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June 29, 2012

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October start for HSE cost-recovery confirmed

The HSE’s cost-recovery scheme, known as Fee for Intervention (FFI), will begin on 1 October, subject to Parliamentary approval, the regulator has announced.

As well as confirming the start date for the scheme, the HSE has also published initial guidance explaining how the scheme will work in practice, along with examples illustrating how it will be applied.

The scheme was originally expected to come into force in April but was postponed following the HSE’s decision to take more time to discuss certain “technical details” and carry out a test run.

Announcing the date of the scheme’s launch today (29 June), HSE programme director Gordon MacDonald stressed that law-abiding businesses will not pay a penny and that the Executive will only recover costs from duty-holders that are found to be in material breach of health and safety law.

“We have worked with industry representatives in shaping the final form of the scheme, and the published guidance explains how the scheme will work and what businesses can do to comply with the law and avoid incurring a fee,” he explained.€

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Alexhoward_121
Alexhoward_121
12 years ago

This really needs looking at again!
I’m all for the costs being recoverd by the HSE in principal. However, shouldn’t we only expect costs to be recovered from guilty verdicts. This would be a far better way than this heavy handed approach which could see companies potentially pleading guilty to a charge they are innocent of because it’s cheaper than defending it? Small businesses in particular could/would be thesufferers under this system! Cam-morons numpties have got H&S wrong – yet again!!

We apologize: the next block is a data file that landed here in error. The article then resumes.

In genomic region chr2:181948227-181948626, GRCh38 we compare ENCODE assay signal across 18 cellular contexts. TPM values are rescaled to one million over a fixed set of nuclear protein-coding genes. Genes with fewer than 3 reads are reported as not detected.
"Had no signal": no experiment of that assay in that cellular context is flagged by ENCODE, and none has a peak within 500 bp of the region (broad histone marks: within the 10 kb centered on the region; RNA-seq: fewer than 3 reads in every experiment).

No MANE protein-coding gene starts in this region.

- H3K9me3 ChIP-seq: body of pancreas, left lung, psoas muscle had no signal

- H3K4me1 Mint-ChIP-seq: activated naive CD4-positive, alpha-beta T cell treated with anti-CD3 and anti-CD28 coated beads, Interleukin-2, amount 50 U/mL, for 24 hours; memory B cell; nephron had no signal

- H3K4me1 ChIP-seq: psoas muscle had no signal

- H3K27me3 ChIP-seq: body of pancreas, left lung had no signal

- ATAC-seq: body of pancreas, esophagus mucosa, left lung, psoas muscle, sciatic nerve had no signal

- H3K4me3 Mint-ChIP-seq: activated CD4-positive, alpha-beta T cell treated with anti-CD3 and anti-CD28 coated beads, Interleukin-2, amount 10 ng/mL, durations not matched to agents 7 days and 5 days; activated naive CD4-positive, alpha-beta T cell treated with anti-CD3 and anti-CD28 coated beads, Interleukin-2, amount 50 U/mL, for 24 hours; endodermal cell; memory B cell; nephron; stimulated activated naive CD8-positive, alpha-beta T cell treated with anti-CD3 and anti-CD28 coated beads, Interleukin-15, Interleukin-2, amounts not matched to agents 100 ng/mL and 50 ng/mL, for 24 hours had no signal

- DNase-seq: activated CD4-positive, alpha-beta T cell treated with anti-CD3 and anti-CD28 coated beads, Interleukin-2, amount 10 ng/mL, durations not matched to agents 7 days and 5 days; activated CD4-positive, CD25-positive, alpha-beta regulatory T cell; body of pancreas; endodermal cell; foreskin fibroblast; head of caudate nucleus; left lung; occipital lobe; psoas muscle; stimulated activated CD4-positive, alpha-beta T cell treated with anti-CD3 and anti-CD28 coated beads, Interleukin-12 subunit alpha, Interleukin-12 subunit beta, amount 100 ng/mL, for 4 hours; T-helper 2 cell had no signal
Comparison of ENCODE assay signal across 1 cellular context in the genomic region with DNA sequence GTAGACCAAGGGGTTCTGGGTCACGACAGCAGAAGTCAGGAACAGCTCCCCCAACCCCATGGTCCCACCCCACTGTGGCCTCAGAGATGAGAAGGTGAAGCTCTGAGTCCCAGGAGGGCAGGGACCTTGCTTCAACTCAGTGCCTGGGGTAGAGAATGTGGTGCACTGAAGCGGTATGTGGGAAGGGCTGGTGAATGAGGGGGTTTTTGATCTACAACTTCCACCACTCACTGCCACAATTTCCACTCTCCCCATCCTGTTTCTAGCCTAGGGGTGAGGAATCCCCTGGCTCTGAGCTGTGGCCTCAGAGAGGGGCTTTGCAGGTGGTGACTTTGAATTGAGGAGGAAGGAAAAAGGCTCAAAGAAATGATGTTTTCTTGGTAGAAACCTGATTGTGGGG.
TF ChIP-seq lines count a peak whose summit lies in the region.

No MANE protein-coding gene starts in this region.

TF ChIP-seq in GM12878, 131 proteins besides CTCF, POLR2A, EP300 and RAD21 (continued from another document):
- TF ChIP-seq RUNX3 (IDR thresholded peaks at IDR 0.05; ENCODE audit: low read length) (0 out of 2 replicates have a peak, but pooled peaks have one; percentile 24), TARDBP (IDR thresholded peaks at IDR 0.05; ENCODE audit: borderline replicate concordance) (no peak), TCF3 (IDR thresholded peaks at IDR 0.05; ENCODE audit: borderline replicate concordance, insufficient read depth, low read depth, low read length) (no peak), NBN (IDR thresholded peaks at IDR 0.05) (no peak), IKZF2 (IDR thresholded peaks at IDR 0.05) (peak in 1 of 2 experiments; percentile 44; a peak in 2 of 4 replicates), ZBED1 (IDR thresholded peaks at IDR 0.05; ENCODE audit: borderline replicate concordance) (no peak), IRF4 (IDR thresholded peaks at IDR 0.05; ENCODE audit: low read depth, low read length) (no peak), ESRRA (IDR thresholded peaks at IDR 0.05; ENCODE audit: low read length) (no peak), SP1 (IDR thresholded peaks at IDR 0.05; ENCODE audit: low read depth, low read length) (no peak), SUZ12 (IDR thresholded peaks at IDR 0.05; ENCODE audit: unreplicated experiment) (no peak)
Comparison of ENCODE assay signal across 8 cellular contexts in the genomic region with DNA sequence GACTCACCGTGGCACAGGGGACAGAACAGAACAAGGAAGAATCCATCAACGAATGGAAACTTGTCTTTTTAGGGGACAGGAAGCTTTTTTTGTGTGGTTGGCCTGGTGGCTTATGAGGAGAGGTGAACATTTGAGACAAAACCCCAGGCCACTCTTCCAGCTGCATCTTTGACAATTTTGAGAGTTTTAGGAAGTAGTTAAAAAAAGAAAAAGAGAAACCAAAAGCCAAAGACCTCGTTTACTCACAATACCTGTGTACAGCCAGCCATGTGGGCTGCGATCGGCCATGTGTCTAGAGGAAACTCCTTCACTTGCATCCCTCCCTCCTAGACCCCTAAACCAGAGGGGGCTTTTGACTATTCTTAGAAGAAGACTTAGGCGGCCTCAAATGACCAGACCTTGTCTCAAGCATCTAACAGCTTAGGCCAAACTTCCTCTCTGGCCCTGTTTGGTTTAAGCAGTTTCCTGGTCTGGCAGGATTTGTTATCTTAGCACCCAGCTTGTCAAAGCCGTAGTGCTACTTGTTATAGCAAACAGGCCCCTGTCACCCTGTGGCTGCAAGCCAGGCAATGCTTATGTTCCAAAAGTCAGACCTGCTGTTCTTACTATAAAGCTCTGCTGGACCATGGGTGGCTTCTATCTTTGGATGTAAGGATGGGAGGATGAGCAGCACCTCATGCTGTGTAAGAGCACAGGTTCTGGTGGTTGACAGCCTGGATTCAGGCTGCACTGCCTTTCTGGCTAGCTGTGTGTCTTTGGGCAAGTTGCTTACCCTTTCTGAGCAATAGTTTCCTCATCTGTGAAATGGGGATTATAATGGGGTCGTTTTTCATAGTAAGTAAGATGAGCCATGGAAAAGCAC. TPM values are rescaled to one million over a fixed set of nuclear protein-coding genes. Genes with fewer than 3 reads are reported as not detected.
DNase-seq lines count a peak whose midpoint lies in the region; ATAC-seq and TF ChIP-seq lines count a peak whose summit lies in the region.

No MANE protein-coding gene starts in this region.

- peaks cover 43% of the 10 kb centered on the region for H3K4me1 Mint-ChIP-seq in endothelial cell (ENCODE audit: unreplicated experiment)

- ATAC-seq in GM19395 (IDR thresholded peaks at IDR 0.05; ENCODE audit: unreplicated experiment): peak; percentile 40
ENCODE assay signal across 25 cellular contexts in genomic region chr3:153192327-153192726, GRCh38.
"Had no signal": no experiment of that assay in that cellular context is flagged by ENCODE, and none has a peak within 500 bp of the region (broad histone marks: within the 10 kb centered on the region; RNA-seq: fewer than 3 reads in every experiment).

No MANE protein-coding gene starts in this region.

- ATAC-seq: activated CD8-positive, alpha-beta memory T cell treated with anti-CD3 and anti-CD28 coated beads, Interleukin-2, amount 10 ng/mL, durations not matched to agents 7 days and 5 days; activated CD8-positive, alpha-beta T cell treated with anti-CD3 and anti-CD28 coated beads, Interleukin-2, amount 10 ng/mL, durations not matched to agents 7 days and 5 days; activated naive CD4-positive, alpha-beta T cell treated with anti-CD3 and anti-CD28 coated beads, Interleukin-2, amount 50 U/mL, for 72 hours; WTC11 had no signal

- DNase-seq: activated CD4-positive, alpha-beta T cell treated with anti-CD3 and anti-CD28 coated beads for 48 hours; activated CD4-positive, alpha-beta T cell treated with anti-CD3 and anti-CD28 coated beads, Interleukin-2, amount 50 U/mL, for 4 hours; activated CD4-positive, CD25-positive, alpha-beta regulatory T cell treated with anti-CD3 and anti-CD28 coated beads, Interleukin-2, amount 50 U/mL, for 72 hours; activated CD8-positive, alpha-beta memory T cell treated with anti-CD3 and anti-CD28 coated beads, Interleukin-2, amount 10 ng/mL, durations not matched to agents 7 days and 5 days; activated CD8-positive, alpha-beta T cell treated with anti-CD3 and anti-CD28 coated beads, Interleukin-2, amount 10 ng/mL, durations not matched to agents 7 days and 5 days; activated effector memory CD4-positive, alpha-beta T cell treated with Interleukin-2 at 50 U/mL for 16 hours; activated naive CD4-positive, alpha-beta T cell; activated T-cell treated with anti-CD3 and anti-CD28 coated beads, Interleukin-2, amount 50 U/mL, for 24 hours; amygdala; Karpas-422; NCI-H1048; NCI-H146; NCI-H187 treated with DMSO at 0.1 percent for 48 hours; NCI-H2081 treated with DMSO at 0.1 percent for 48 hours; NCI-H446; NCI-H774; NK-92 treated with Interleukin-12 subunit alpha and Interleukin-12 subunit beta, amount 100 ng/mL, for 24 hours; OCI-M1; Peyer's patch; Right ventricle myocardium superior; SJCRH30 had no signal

Bob
Bob
12 years ago

A fee is payable for handling disputes?

So if you win a dispute, do you still pay this fee for being correct in disputing the fee?

If so that`s worse than the banking sector, and we know they are bandits.

Bob
Bob
12 years ago

As a former IOC, I can forsee huge problems in the enforcement of FFI.

Many times I issued more than 1 notice, but also gave out free advice on various subjects, and then followed up this advice to see if it was adopted?

Now I would have to hand out penalties for all of the breaches noted, and charge for the checking up of compliance in addition to the initial notice breach?

I estimate that I would have made a minimum of 100k / yr based upon notices alone,
with minor effort.

Bob
Bob
12 years ago

The last HSE Construction Blitz ended in 870 notices being issued. (Easily achieved)

If the average inspection, letter writing and follow up equates to?

let`s say 4 hrs? could be more?

That is 4 x 124 x 870 = £424,560.00 + VAT (Many SME`s are not VAT registered – sole traders), ooouchh.

And that figure does not include for any additional breaches that were passed over by giving free advice/guidance.

And no fee is anticipated for specialist intervention?

Bonus time me thinks?

Grant
Grant
12 years ago

Blah

Jtheobald
Jtheobald
12 years ago

This begs the question whether this ability to charge for enforcement costs should also eventually extend to Local Authority Environmental Health Officers, who actually enforce within more premises than the HSE, albeit normally lower risk, but often dealing with some employers who are totally ignorant of Health & Safety law!?